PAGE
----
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Burnout: the flip side of the cult of performance

by Grégoire Comhaire

Six years ago, everything was going well for Laurence Vanhée. She had a fantastic job, a dazzling career within her company and a lot of responsibility. She put everything into her career, working without limits, encouraged by a management that valued success and performance.

But one day her body gave up on her.

“I found myself completely immobilised at home,” she told Equal Times.

“Although it was very hard for me accept it, I had to face the facts. I’d been ignoring the signals my body had been sending me for months: I was in burnout mode.”

A long phase of self-examination followed. The result was an end to her career with the company and the start of a new life geared towards happiness and the various ways of bringing it to the world of work, where it is much needed, to say the least.

Every year, many thousands of people are hit by this strange disorder known as occupational burnout.

It is a disorder that is not recognised as such by the medical authorities, yet it affects people in all job categories and sectors.

According to estimates, almost one worker in ten is at risk of burnout. In some professions, the numbers affected are as high as 40 per cent.

This growing phenomenon is a symptom of our performance-based society.

“It is often the people most devoted to their work that suffer from burnout,” explains Dr Patrick Mesters, director of the European Institute for Intervention and Research on Burnout, EIIRBO, in Brussels.

“Burnout deprives companies of their best employees. And it’s not at all surprising.”

The symptoms of burnout are similar to those of depression: physical and emotional exhaustion, aggressive behaviour. And, above all, the inability to recover. What differentiates it, however, is the fact that all the symptoms are in fact caused by the person’s working environment – a universe that has evolved considerably in recent decades, to the extent that it promotes physical and emotional exhaustion.

“Many factors can lead to burnout,” continues Dr Mesters. “They, of course, include overwork and the imbalance between work and personal life. But many people also complain about work losing its meaning and a lack of recognition from their colleagues and superiors. The individual feels increasingly isolated in his or her work. This can lead to feelings of overload and loss of control.”

The way the working environment is organised appears to be a major factor in the development of burnout. It is an environment that is increasingly dehumanised and pressurised, an environment that is increasingly taking over people’s personal lives.

The attitude people adopt toward their careers is also a key factor. “Our lives today are dominated by a cult of performance,” explains Dr Alexis Burger, a psychiatrist in Lausanne, Switzerland specialising in burnout syndrome.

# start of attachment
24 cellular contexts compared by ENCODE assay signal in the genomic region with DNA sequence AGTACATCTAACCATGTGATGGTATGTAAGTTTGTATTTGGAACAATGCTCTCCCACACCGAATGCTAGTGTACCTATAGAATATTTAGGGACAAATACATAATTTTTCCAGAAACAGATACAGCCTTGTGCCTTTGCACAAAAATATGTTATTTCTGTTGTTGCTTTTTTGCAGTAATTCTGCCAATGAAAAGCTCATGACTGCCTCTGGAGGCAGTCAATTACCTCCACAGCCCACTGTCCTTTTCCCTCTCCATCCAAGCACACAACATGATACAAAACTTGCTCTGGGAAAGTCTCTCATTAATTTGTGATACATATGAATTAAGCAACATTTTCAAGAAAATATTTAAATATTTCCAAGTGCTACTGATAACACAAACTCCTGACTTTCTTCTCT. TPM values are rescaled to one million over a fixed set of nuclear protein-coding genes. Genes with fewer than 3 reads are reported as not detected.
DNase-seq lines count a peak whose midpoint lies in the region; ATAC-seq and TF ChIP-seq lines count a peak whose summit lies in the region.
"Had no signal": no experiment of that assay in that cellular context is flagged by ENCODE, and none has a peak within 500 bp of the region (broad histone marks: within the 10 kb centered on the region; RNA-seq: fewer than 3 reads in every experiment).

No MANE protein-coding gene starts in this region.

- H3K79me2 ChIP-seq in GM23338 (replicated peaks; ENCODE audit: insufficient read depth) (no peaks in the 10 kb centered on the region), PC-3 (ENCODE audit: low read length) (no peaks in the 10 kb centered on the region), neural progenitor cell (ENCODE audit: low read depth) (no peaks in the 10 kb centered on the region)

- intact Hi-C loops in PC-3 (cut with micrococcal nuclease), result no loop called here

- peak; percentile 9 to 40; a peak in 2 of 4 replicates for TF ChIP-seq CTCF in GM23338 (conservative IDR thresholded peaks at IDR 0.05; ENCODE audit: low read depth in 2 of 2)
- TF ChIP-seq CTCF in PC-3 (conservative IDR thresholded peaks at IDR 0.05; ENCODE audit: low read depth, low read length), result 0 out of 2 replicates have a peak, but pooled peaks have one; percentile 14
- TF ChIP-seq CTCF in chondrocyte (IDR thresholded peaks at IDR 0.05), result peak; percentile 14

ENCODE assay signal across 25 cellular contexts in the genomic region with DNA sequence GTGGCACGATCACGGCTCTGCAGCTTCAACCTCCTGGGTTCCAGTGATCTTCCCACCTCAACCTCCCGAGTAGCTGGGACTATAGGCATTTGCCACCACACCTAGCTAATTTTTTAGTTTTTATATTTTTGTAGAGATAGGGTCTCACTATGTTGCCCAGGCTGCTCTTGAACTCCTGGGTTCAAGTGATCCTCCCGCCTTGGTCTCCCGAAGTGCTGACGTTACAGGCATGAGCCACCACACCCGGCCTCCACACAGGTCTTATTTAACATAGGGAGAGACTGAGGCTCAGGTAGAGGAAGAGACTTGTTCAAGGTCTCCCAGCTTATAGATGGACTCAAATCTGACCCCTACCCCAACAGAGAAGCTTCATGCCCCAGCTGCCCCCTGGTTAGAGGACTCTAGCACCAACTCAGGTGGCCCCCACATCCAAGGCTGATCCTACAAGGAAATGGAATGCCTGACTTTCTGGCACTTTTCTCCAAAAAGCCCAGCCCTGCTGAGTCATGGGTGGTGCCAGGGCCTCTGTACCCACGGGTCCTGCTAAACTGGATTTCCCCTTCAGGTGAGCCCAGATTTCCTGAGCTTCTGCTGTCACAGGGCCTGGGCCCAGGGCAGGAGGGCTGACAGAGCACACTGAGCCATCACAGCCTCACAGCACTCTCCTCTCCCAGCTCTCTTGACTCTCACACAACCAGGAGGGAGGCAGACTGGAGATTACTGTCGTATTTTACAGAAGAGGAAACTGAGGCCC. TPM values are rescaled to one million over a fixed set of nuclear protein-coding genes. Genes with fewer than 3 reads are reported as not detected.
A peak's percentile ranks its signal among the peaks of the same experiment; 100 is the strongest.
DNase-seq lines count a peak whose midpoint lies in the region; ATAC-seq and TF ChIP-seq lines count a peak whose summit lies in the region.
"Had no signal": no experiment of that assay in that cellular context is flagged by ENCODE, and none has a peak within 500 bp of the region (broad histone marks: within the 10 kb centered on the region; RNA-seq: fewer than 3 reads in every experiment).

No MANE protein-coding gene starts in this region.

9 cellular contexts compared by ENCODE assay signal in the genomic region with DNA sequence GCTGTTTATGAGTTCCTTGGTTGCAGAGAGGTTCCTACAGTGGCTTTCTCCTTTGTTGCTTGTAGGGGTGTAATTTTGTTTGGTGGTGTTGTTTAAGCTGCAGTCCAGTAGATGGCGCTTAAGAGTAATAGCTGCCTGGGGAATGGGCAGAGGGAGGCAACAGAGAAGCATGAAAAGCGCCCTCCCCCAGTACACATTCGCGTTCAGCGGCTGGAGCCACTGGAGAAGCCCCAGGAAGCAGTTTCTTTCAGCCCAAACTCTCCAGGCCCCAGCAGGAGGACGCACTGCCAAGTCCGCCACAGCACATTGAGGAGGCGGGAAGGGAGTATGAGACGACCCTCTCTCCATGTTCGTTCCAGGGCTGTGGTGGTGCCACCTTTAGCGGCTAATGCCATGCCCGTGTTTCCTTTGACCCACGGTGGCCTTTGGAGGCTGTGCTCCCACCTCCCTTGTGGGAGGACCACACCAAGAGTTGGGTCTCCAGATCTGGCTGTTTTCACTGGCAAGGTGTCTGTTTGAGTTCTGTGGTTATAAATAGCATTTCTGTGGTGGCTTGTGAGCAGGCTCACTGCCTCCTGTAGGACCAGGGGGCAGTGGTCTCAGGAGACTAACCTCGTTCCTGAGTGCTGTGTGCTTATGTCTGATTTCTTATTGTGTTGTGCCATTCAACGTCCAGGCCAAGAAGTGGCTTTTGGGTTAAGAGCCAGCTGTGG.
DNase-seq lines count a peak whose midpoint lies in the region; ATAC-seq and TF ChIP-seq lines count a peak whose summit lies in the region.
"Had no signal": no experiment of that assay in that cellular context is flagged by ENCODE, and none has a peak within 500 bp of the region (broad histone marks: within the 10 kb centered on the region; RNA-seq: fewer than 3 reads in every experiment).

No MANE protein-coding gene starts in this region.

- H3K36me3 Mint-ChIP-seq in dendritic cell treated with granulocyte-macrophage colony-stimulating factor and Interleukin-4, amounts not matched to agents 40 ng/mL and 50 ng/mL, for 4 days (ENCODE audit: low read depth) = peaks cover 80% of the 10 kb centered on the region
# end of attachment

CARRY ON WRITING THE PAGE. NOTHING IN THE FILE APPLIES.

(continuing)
“We have to perform well at everything: in our family life, our sex life and at work. The latter carries huge expectations. We set ourselves very high career goals to give ourselves a sense of achievement through our work. And we exhaust ourselves trying to reach them.”

 

Awareness among employers

While the burnout phenomenon is still very rare in developing countries, in the “West” it is soaring.

It is a reality that some companies are starting to take on board. In the United States, firms such as Netflix or IBM have introduced more flexible leave, to protect their employees against occupational burnout.

Other companies, meanwhile, still tend to consider burnout as a sign of personal weakness on the part of the individual.

Before suffering from the syndrome herself, Laurence worked as a human resources director.

But when she returned to work and started her new job within a Belgian federal ministry, she decided to change her title. “I became the Chief Happiness Officer,” she explains. “It wasn’t just a play on words. It meant that I really intended to allow people be happy in their work.”

For her, greater individual freedom is the key to happiness at work.

“We have introduced more flexible working hours so that people can choose to start work earlier or later, to fit in with their family commitments.”

Greater flexibility has also been introduced in terms of the place of work, by promoting the option of working from home.

And, finally, reflection on team management has led to a change in mindset regarding the objectives and purpose of the work.

“I do not see happiness as an outcome,” she concludes. “Happiness is the path that we take. At work, that can translate as the satisfaction found in everyday life, rather than the goals to be reached in the future.

“Those working in retail have to find pleasure in satisfying their customers. Those working in the civil service have to find happiness in the satisfaction given to citizens. The bosses may have to swallow their ego a little but, at the end of the day, it’s for the good of the whole team.”

The measures introduced by the ‘Chief Happiness Officer’ have paid off.

Within five years, absenteeism in her ministry has fallen by 20 per cent and resignations have fallen by as much as 75 per cent.

The number of unsolicited job applications, meanwhile, has risen by 500 per cent.

Other public administrations in Belgium could now take inspiration from this example, as a way of fighting the burnout syndrome within their teams.

But there is still a long way to go. Burnout is a constantly growing phenomenon. And in a world of work that is constantly picking up speed, it is perhaps one of the most visible symptoms of a deeper malaise within society.

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